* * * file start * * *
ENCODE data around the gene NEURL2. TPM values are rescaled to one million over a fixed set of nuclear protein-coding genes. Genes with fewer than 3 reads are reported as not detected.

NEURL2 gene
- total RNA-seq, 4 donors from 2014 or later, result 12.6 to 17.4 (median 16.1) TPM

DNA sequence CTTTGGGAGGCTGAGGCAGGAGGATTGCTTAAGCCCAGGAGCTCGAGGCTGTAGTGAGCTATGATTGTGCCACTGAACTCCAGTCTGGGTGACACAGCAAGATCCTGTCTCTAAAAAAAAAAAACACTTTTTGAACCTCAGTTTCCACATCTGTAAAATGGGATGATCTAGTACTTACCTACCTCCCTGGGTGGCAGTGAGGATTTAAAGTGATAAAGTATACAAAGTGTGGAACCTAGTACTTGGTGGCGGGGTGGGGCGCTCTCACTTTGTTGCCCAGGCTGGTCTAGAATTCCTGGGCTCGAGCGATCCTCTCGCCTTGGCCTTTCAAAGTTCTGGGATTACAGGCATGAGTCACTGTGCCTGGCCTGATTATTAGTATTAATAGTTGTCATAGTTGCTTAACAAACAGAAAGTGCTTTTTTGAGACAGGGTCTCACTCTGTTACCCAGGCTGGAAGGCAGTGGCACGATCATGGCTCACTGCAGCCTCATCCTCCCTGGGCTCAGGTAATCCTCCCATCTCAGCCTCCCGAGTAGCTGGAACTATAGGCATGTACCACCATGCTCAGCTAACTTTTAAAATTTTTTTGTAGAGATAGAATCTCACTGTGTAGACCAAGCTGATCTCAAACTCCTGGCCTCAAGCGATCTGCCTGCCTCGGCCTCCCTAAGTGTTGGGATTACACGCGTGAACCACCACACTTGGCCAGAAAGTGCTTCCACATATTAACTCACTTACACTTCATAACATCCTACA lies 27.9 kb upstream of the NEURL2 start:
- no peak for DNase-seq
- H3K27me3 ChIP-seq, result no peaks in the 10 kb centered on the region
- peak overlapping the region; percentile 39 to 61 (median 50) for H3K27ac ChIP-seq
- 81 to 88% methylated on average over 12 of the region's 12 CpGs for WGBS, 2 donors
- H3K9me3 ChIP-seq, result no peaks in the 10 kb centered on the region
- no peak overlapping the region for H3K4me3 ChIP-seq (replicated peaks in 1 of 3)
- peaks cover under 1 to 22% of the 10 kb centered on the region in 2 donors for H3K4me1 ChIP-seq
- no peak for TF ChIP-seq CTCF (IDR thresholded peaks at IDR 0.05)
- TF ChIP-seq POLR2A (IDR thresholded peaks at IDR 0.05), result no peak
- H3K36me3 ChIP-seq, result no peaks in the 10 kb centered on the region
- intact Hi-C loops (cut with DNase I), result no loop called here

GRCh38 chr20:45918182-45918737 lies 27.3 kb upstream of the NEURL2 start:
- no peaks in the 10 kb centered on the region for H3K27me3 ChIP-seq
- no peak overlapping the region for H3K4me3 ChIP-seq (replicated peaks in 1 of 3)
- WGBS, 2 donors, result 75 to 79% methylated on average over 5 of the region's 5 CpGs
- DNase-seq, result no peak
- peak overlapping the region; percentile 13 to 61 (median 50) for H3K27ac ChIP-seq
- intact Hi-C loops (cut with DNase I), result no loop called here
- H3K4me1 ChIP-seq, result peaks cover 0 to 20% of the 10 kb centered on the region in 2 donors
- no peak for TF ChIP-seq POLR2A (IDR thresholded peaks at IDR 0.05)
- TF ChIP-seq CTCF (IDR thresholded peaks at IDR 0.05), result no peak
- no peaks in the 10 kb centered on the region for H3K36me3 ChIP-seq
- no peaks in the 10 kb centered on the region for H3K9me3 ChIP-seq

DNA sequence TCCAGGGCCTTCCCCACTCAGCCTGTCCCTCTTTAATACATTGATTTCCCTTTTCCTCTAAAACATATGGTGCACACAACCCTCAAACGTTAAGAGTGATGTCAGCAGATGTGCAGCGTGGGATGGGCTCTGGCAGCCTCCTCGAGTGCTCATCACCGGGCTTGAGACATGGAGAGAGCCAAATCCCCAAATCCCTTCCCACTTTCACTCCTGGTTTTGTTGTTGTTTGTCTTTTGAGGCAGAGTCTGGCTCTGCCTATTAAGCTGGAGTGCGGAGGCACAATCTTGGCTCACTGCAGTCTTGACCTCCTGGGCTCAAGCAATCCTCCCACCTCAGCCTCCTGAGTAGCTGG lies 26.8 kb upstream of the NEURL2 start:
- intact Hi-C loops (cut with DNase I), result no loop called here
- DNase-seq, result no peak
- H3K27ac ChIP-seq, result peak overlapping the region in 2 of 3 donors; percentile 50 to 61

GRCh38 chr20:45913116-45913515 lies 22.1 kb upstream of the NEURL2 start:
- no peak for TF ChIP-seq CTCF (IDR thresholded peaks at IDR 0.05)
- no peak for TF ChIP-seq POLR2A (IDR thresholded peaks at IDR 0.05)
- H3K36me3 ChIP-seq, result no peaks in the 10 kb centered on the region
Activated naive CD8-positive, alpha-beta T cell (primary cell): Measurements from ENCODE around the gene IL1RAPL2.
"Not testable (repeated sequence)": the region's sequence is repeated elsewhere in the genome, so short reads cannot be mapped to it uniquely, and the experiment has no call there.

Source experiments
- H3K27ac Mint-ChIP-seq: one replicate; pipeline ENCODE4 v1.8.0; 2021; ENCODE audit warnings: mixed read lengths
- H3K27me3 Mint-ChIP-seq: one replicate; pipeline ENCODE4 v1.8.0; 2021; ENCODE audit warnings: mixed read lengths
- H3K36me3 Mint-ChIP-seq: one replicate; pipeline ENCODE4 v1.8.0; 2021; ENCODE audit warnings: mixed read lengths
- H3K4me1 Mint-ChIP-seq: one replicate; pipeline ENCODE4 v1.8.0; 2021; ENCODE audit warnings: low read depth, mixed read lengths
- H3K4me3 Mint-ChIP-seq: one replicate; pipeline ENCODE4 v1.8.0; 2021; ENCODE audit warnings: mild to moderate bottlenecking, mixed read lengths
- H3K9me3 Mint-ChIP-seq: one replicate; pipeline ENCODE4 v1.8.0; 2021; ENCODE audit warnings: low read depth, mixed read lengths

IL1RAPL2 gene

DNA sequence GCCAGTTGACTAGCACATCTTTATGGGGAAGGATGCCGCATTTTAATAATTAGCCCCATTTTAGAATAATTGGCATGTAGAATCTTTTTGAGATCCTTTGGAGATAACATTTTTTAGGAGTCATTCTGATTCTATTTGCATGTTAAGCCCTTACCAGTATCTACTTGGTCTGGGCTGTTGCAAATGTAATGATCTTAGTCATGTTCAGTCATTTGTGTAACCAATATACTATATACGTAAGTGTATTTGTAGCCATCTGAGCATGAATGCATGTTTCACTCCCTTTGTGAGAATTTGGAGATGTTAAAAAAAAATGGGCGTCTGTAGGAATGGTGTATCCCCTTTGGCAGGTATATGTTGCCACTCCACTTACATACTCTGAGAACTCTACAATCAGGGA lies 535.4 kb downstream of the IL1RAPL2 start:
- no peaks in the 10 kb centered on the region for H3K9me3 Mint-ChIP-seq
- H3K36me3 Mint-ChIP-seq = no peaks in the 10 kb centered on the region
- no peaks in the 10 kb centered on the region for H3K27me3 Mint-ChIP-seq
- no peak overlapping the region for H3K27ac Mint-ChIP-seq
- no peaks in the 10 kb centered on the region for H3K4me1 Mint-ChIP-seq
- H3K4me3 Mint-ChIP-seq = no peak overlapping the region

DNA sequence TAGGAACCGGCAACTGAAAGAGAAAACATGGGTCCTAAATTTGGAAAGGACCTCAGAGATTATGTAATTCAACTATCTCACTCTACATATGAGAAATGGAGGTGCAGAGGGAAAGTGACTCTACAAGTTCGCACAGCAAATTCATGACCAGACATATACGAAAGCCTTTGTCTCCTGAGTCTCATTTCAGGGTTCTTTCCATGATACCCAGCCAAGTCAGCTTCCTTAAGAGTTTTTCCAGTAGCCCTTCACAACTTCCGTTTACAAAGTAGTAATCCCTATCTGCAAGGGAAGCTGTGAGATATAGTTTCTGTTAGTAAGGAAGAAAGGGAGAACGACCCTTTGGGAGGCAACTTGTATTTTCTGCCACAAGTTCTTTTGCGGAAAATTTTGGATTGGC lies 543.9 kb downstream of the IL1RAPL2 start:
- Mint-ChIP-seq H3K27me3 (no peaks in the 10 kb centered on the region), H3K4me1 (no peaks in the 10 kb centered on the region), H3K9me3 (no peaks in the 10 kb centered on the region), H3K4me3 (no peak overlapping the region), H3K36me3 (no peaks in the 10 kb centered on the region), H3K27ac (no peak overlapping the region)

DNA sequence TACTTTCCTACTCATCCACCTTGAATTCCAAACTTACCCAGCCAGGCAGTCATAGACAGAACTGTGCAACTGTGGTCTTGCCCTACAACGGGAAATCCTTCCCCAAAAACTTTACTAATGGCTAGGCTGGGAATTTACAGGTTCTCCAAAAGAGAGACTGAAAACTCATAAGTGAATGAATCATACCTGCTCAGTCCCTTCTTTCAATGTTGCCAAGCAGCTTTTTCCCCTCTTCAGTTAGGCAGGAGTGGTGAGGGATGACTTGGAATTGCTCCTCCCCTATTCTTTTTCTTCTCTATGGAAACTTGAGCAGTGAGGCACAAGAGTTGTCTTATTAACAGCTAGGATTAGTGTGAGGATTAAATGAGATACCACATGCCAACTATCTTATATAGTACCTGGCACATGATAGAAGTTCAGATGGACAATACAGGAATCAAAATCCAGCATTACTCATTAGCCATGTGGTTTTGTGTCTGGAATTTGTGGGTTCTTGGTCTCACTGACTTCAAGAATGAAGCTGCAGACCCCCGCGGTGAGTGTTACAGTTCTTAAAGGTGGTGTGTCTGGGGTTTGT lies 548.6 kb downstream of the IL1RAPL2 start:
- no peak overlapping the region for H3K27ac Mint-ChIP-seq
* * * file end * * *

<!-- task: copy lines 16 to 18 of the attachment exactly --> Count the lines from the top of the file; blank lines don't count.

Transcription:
GRCh38 chr20:45918182-45918737 lies 27.3 kb upstream of the NEURL2 start:
- no peaks in the 10 kb centered on the region for H3K27me3 ChIP-seq
- no peak overlapping the region for H3K4me3 ChIP-seq (replicated peaks in 1 of 3)